36 start-up airlines line up for take-off. Part 3: Africa, N America
While most of the airline industry is working out how to survive the next two years, burdened by massive debt and confronting an uncertain world still deeply challenged by COVID, would-be airlines are queuing up to enter one of the least profitable industries in commercial history. After 42 startups in the last 18 months, there are at least 36 still to come. Why?
Perhaps startup conditions are more fertile than ever before. The barriers to market entry have always been relatively low; today, much more so. Survival conditions might be another matter though.
Speaking to CAPA Live on 12-May-2021, Air Lease Corporation's executive chairman Steven Udvar–Házy identified the raw ingredients for making a new airline as: "cheap money, capital, cheap aircraft, and pilots".
"Today we have relatively easy access to capital. There's venture money that's available", said the 50-year aviation industry veteran, adding, "There's good young used aircraft at reasonable prices, and there's plenty of pilots and flight attendants that are looking for work. That's a temptation to start a new airline."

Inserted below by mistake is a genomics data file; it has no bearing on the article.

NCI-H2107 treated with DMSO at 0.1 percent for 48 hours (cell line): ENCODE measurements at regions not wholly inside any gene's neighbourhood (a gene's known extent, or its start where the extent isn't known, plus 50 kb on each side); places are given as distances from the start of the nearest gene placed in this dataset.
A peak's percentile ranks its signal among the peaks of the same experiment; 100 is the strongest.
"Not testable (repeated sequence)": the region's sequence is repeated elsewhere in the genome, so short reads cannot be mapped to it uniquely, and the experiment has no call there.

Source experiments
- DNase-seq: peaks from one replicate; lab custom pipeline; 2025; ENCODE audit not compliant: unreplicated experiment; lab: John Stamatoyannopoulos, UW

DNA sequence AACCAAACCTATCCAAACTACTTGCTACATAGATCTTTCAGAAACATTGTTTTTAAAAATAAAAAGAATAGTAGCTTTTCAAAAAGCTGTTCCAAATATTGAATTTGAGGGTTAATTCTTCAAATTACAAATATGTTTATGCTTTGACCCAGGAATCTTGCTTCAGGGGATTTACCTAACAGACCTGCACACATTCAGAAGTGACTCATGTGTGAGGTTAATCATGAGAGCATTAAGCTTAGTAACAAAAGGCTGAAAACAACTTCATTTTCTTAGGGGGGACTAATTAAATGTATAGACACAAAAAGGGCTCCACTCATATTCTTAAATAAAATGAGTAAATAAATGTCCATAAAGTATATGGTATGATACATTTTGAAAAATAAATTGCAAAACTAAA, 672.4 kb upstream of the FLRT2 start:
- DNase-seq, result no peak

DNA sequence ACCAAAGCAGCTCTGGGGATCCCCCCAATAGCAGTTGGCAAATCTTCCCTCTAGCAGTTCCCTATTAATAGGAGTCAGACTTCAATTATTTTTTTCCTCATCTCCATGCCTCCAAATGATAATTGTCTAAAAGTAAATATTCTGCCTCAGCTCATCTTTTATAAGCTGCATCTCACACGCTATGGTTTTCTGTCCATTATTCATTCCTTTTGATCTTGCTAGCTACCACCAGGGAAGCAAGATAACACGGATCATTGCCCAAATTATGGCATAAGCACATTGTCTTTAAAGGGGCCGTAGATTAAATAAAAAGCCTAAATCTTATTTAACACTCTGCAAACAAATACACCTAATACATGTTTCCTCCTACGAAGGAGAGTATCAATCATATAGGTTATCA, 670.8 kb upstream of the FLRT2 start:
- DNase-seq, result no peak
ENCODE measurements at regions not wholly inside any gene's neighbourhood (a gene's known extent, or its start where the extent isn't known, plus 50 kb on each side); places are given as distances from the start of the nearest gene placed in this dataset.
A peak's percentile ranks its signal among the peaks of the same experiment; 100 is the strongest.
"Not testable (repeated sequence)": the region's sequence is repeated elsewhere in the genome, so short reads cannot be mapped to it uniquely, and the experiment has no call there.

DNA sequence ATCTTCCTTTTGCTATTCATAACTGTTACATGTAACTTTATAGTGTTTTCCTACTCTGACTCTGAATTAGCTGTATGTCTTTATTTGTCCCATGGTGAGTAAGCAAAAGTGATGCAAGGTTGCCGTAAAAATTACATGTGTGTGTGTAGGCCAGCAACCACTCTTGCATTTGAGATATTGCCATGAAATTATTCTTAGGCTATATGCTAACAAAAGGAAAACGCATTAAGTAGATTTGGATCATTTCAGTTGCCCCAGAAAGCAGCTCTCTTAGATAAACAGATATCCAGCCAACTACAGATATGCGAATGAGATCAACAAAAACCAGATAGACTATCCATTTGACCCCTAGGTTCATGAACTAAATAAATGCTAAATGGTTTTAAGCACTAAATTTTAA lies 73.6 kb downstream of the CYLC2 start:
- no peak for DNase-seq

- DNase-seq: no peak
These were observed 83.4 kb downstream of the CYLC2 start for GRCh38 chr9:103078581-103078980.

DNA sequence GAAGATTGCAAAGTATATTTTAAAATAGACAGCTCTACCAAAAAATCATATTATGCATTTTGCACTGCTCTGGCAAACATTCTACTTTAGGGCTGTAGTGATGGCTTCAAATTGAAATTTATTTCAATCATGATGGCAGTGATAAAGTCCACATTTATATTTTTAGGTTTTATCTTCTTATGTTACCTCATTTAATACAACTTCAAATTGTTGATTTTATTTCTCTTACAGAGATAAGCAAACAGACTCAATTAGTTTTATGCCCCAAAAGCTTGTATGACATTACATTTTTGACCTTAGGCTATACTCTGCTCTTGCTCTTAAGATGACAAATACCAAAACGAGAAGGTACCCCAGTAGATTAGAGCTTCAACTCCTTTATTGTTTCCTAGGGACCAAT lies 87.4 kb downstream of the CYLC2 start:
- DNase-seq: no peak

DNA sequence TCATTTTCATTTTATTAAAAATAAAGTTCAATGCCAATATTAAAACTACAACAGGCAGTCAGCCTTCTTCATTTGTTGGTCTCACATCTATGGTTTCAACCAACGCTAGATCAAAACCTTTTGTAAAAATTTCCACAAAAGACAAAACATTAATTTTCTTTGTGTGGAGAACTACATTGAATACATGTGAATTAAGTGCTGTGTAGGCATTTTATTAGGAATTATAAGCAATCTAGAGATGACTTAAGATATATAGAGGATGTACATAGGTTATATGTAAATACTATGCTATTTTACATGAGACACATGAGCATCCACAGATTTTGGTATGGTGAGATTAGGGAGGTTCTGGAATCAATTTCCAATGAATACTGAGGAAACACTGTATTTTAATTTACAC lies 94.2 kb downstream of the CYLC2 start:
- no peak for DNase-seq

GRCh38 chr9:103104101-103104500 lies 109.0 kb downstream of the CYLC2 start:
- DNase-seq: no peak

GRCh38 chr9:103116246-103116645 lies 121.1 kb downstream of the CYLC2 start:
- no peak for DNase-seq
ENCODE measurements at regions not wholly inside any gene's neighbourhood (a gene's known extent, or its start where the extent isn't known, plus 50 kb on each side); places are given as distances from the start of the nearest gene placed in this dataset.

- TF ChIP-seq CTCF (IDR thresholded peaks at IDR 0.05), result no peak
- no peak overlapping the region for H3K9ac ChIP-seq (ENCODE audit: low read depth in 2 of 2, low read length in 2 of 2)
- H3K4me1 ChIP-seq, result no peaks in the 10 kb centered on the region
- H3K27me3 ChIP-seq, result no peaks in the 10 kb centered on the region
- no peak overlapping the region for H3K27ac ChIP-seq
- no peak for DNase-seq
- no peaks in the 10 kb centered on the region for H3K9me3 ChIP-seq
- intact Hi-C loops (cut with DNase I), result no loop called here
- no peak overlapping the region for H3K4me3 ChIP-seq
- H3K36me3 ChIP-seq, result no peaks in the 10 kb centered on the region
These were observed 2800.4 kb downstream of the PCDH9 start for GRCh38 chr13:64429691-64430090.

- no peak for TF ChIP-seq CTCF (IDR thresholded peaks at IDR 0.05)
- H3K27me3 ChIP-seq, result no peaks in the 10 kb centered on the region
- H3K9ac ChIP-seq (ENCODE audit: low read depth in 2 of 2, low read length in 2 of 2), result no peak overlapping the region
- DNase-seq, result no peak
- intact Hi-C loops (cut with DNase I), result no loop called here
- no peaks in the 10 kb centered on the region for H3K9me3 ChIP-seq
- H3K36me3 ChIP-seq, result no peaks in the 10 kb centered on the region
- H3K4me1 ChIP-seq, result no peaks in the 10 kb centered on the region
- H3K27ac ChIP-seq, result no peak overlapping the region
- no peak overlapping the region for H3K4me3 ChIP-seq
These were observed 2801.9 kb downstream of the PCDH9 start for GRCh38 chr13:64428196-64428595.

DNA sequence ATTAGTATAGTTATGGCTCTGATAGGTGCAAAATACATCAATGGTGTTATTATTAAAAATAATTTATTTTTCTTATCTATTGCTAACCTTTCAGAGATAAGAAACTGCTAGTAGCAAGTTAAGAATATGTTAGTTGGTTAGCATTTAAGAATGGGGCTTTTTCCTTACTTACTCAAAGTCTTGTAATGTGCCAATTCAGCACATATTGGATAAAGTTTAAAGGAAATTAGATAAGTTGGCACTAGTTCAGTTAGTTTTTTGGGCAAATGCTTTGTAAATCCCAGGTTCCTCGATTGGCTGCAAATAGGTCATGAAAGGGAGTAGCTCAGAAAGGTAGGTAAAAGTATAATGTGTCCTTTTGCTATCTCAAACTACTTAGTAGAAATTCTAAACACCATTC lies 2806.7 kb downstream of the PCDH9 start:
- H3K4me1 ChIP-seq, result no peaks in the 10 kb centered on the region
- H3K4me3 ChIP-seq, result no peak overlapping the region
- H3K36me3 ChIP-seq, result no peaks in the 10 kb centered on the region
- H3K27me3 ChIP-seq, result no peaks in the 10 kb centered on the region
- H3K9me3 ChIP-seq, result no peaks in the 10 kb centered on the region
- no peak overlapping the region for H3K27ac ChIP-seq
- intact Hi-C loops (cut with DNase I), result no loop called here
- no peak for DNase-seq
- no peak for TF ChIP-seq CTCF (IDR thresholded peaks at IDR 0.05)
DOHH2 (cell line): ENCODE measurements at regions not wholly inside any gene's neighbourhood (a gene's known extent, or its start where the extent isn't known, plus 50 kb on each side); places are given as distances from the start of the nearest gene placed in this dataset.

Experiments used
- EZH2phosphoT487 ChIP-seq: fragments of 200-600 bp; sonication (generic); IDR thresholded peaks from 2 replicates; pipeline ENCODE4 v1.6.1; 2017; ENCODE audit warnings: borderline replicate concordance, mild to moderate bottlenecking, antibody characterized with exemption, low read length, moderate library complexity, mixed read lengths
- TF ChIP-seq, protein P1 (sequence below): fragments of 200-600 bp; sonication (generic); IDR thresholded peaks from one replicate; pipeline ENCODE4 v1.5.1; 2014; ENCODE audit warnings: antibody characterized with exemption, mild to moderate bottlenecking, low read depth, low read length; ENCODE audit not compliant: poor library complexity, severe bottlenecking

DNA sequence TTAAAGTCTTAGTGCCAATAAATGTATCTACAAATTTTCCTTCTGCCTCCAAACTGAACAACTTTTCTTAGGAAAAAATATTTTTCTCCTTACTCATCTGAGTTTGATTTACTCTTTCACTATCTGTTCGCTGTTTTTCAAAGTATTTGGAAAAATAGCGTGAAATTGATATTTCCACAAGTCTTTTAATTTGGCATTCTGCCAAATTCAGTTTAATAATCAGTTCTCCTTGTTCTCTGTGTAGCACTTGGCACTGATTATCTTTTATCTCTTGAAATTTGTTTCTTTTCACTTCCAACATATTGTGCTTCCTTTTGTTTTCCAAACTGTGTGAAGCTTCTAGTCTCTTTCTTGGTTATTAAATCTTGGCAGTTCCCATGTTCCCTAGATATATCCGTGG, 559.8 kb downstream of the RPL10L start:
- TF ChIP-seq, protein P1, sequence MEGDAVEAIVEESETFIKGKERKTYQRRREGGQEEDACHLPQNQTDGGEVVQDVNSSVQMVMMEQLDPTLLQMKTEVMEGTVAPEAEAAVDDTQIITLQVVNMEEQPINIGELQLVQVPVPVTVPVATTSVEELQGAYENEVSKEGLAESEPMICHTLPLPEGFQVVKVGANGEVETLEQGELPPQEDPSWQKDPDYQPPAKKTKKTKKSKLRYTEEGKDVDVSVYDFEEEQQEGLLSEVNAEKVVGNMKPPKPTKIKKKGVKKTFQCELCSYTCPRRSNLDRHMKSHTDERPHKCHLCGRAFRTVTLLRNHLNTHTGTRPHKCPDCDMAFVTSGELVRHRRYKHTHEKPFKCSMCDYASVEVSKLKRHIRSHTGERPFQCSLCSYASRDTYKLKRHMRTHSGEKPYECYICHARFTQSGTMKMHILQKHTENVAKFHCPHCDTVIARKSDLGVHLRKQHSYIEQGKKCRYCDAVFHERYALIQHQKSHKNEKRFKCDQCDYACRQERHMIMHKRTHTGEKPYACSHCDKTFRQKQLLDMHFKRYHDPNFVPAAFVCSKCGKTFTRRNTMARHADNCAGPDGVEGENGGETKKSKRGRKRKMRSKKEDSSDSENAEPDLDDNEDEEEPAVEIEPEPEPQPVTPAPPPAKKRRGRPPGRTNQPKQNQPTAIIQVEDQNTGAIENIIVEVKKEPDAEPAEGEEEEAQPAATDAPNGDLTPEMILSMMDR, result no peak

Mr Udvar–Házy might have added there are also lots of lessors keen to place surplus existing orders somewhere. According to CAPA's databases, 42 start-up airlines launched operations between Jan-2020 and 12-Jun-2021.
At least 36 more are actively planning to launch within a timeframe of 12 to 24 months, of which 13 are based in Europe, eight in Latin America, eight in Asia Pacific, four in Africa, and three in North America.
- There are 36 global start-ups yet to launch, in addition to 42 new airlines that became active between Jan-2020 and 12-Jun-2021.
- Of those, 13 are based in Europe, eight in Latin America, eight in Asia Pacific, four in Africa and three in North America.
- "The jury's still out" on whether all these start-ups will succeed, according to Air Lease Corporation's Steven Udvar–Házy.
- This, Part 3 of a three part series, looks at the Latin American and Asia Pacific wannabes.